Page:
[Web-SIG] Standardized template API
millerdev at gmail.com
Wed Feb 1 04:14:56 CET 2006
OK Phillip. Time for you to put your money on the line. Give us an interface so WE can shoot YOUR great ideas down for a change :)
Phillip J. Eby wrote:
> At 08:11 PM 1/31/2006 -0600, Ian Bicking wrote:
>> Please, say what is wrong about the spec itself, not what is wrong about
>> the scope of the spec.
> The first things that come to mind are:
> 1. It disadvantages better solutions (whether frameworks or templates) by
> reducing everything to the least common denominator
> 2. It doesn't give templates access to the request or response without
> creating new specifications for how they're to be encoded in vars -- which
> would end up recapitulating the pre-WSGI "common request/response"
> arguments all over again
> 3. Doesn't allow the framework to control the lifetime of compiled resources
> 4. Lack of relationship to HTTP makes it irrelevant/out-of-scope for
> Web-SIG; it should go to a string or text processing SIG.
> 5. Makes Web-SIG do-over a problem that TurboGears and Buffet have already
> solved. (That is, there's already a usable solution for what this does; it
> doesn't need *another* specification; let's use the current focus of
> attention to go after an actual opportunity to *improve*.)
> Problems 1-4 are simple to solve by having resources be WSGI application
> objects. The rest of the standardization could then be reduced to what
> additional environ keys should be supplied by frameworks. And then we
> could get to work on solving the resource deployment problem instead.
> Look-and-feel customizability of reusable web application components is an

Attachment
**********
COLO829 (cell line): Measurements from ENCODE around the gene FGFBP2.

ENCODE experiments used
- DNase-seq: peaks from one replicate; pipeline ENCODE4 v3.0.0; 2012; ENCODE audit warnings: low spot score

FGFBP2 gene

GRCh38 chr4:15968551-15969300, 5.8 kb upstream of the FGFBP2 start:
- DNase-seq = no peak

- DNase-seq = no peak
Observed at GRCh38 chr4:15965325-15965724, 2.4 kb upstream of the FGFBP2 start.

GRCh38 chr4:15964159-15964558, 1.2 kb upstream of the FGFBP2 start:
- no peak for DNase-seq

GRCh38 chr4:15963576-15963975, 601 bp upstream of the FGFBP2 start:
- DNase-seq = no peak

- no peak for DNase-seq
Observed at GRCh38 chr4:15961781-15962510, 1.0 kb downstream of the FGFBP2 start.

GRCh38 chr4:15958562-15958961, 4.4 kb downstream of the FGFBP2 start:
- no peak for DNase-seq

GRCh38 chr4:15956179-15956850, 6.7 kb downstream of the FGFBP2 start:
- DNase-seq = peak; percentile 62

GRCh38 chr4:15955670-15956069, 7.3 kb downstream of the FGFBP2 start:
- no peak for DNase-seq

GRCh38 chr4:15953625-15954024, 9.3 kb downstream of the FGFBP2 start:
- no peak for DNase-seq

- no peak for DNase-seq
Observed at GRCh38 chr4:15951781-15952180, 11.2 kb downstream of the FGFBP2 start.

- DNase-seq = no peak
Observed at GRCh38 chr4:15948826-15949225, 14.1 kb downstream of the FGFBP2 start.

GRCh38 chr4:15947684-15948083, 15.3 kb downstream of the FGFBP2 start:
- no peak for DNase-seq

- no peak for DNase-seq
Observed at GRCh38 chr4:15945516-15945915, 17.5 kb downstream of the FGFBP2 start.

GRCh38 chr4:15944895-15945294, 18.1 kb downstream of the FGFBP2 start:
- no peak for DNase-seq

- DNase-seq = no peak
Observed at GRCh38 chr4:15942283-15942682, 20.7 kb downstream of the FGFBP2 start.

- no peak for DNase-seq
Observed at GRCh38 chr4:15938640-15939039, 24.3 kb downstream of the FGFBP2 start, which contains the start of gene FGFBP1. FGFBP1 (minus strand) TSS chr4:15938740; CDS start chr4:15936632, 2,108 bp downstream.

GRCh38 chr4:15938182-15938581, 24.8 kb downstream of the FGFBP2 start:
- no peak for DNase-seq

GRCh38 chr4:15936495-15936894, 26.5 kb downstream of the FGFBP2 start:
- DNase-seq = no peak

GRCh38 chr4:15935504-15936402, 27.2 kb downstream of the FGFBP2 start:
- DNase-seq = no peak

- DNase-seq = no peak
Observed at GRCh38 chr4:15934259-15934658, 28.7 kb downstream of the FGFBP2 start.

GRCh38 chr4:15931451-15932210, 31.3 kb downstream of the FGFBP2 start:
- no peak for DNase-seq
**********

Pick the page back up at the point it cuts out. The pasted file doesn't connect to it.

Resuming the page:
> incredibly important problem, on a scale comparable to the problems that
> setuptools and eggs solve, and it's a much bigger issue for
> man-in-the-street use of Python as a web platform than WSGI itself is. My
> wife isn't a programmer, but she's hacked PHP applications to customize
> their look and feel. (Of course, these apps then aren't really upgradeable
> any more, because their code has effectively been branched.)
> A Python standard for resource location would allow us to have tools that
> run against a project and spit out a directory tree with just resources for
> you to edit, and to build eggs of your newly-customized UIs. If this is a
> *standard* for Python web apps, then it means you only learn it
> once. Sure, you'll have to learn the template syntax used by different
> apps or components, but that's not a big deal if you're mainly looking to
> change the HTML anyway. Also, it enables a market for third-party
> customizations: i.e., people creating skins for popular components/apps.
> If we can solve the resource deployment problem in a way that allows
> creating tools that people like my wife can use, we will have succeeded in
> moving the Python web platform forward significantly, in terms of what will
> be available to users, not just developers.
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